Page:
Regular price: $5.95

Free with 30-day trial
Membership details Membership details
  • A 30-day trial plus your first audiobook, free
  • 1 credit/month after trial – good for any book, any price
  • Easy exchanges – swap any book you don’t love
  • Keep your audiobooks, even if you cancel
  • After your trial, Audible is just $14.95/month
Select or Add a new payment method

Buy Now with 1 Credit

By confirming your purchase, you agree to Audible's Conditions of Use and Amazon's Privacy Notice. Taxes where applicable.

Buy Now for $5.95

Pay using card ending in
By confirming your purchase, you agree to Audible's Conditions of Use and Amazon's Privacy Notice. Taxes where applicable.

Publisher's Summary

In this issue:
COMMENT
"The Public on the Private" by Margaret Talbot: Why Rep. Anthony Weiner resigned.
THE TALK OF THE TOWN
"Anyone? Anyone?" by Nick Paumgarten: America gets its report card.
"Lumia" by Gregory Zinman: An artwork's cameo in Terrence Malick's The Tree of Life.
ONWARD AND UPWARD WITH THE ARTS
"Alice's Wonderland" by Rebecca Mead: A Wal-Mart heiress builds a museum.
FICTION
"Gravel" by Alice Munro.
POP MUSIC
"Show Runners" by Sasha Frere-Jones: New music by Lady Gaga, Beyoncé, and Adele.
THE CURRENT CINEMA
"Anything Goes" by David Denby: How summer went digital.
(P) and ©2011 The New Yorker
Show More Show Less

Customer Reviews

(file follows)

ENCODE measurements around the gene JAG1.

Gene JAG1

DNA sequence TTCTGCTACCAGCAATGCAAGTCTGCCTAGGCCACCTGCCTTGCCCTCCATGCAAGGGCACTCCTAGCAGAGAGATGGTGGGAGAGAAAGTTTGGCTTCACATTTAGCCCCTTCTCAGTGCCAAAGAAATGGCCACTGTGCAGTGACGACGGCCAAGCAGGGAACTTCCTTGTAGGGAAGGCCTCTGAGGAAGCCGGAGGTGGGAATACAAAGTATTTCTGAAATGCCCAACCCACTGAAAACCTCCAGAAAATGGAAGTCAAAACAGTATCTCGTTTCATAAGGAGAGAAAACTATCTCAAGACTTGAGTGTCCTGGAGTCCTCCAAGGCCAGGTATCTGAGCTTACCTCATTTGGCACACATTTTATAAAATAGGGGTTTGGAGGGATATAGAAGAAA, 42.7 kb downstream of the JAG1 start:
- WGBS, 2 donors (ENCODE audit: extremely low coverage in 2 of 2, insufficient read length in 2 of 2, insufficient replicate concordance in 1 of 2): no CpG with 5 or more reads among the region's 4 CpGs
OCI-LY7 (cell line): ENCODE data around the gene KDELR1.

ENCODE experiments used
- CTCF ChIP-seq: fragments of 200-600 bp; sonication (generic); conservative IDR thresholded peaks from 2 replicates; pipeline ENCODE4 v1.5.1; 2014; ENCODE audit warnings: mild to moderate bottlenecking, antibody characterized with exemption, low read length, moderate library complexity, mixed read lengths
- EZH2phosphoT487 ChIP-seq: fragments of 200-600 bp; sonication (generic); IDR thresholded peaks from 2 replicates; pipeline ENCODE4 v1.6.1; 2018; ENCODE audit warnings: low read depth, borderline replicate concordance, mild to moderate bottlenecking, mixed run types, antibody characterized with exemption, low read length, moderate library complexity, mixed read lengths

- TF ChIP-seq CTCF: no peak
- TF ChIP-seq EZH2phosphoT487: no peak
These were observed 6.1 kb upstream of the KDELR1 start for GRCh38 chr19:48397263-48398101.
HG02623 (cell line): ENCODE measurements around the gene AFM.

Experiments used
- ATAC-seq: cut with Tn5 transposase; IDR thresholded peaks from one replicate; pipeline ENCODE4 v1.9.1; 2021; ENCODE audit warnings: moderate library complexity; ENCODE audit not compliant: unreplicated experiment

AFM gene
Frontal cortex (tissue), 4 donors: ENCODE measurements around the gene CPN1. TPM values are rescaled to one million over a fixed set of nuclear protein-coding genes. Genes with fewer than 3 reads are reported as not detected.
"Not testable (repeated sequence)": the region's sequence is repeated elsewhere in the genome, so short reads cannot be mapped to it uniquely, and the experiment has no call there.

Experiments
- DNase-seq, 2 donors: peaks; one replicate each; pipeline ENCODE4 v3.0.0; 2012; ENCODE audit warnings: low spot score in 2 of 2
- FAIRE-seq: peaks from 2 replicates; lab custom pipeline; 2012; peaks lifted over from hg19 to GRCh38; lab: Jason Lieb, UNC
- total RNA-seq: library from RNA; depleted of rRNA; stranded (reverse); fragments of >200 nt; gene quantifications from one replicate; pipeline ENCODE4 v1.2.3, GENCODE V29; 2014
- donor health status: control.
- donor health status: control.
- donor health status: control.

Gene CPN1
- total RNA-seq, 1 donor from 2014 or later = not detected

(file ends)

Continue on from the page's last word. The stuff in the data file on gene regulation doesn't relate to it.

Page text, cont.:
Most Helpful

By Eric on 06-25-11

Nice, but the "Abridged" should be in the title

I happen to subscribe to the Kindle edition, mostly just to use it's excellant text-to-speech functionality, but thought this sounded even better. Unfortunately, to my surprise and horror, each Audible issue probably contains less than half of the articles in the latest New Yorker. This issue is missing what is easily the most compelling article - a riveting, in-depth story on the Galleon insider trading scandle and its relation to the mortgage crisis. I hate to imagine what I'll be missing in future issues.

Furthermore, while the writing is universally world class, the readings are uneven. I find the female reader overly chipper and school-marmish and the male reader wearyingly droll. The Economist hires BBC-quality professionals to read every article, available in their excellant app. I do wish this great magazine would take this excellant concept a little bit further - with better narrators and a complete recording of each issue.

Read More Hide me
See all Reviews
© Copyright 1997 - 2018 Audible, Inc